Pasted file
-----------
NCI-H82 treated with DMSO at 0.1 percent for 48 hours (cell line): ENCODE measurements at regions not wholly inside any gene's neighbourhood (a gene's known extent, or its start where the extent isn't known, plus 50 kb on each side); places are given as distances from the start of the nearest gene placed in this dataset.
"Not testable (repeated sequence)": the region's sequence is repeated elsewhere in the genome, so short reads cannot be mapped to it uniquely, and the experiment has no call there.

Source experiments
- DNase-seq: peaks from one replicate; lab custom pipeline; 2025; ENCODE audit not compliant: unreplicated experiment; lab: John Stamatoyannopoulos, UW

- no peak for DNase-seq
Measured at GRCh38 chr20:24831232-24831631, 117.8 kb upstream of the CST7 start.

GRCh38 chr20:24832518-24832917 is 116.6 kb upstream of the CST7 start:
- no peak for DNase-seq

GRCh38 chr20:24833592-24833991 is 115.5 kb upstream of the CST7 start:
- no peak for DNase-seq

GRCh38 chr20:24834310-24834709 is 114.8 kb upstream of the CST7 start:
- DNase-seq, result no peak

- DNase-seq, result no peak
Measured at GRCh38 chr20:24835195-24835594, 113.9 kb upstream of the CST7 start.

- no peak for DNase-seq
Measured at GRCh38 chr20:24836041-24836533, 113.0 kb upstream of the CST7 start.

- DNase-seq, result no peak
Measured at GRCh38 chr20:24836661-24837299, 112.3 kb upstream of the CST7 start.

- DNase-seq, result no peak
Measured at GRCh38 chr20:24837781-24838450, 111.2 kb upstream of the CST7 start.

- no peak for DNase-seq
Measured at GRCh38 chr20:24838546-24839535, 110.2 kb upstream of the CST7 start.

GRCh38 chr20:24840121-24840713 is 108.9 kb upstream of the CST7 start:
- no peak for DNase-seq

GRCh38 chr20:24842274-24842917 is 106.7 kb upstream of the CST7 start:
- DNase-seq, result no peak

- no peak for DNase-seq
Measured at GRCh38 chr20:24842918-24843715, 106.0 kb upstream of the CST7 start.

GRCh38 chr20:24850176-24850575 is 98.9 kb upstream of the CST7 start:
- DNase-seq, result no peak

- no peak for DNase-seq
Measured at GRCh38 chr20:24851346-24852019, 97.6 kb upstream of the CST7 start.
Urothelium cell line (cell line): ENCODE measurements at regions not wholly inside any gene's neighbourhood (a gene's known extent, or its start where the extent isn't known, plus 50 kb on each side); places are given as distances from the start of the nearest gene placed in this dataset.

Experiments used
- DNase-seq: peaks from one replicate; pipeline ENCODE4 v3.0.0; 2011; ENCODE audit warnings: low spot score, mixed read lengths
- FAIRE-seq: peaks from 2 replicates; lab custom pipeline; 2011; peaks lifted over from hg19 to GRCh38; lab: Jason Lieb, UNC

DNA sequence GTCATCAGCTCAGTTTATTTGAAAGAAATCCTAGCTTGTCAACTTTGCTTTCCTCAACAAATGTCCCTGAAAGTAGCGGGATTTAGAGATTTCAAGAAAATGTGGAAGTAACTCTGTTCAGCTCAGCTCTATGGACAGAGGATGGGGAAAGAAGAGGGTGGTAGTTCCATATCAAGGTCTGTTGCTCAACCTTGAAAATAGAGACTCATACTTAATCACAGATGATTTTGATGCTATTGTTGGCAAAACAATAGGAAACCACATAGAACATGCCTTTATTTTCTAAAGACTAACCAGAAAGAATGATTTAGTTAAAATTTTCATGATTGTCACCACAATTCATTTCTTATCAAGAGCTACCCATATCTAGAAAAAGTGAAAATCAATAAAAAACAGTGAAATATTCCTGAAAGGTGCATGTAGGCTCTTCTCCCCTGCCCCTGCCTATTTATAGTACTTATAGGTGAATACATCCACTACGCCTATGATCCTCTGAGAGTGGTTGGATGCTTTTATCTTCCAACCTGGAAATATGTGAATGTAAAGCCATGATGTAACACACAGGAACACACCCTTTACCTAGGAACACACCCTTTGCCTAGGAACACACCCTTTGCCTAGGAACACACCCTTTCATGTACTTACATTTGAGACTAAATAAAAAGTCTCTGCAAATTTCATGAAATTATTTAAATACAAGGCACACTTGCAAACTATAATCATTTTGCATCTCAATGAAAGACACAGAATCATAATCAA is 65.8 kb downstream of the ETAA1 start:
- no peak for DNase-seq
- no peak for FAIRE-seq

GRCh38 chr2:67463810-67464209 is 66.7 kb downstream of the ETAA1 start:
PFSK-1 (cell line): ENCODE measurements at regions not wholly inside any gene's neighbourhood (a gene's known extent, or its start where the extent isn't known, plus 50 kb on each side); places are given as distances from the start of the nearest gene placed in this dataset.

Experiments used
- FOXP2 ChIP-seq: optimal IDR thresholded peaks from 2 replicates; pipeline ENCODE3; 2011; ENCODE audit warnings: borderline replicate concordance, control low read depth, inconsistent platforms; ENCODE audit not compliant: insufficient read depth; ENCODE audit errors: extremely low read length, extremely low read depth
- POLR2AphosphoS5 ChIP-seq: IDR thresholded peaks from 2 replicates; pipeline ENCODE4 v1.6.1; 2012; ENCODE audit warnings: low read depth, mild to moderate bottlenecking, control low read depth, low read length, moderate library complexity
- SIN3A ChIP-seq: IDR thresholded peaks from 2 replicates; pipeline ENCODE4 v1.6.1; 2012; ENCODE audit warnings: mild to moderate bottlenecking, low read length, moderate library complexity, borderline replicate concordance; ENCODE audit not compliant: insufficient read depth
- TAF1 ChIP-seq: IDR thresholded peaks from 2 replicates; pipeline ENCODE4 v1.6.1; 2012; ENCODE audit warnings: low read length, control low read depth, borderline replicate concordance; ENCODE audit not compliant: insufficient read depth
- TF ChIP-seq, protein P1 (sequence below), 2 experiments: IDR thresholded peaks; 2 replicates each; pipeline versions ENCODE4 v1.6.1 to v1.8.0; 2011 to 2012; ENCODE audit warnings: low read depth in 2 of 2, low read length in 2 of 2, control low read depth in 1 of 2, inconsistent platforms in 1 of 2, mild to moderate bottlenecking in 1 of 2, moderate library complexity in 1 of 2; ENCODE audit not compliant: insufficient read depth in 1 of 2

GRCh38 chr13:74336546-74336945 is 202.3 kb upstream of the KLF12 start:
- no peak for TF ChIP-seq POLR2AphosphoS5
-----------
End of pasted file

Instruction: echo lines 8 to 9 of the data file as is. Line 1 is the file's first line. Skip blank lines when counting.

- no peak for DNase-seq

GRCh38 chr20:24833592-24833991 is 115.5 kb upstream of the CST7 start: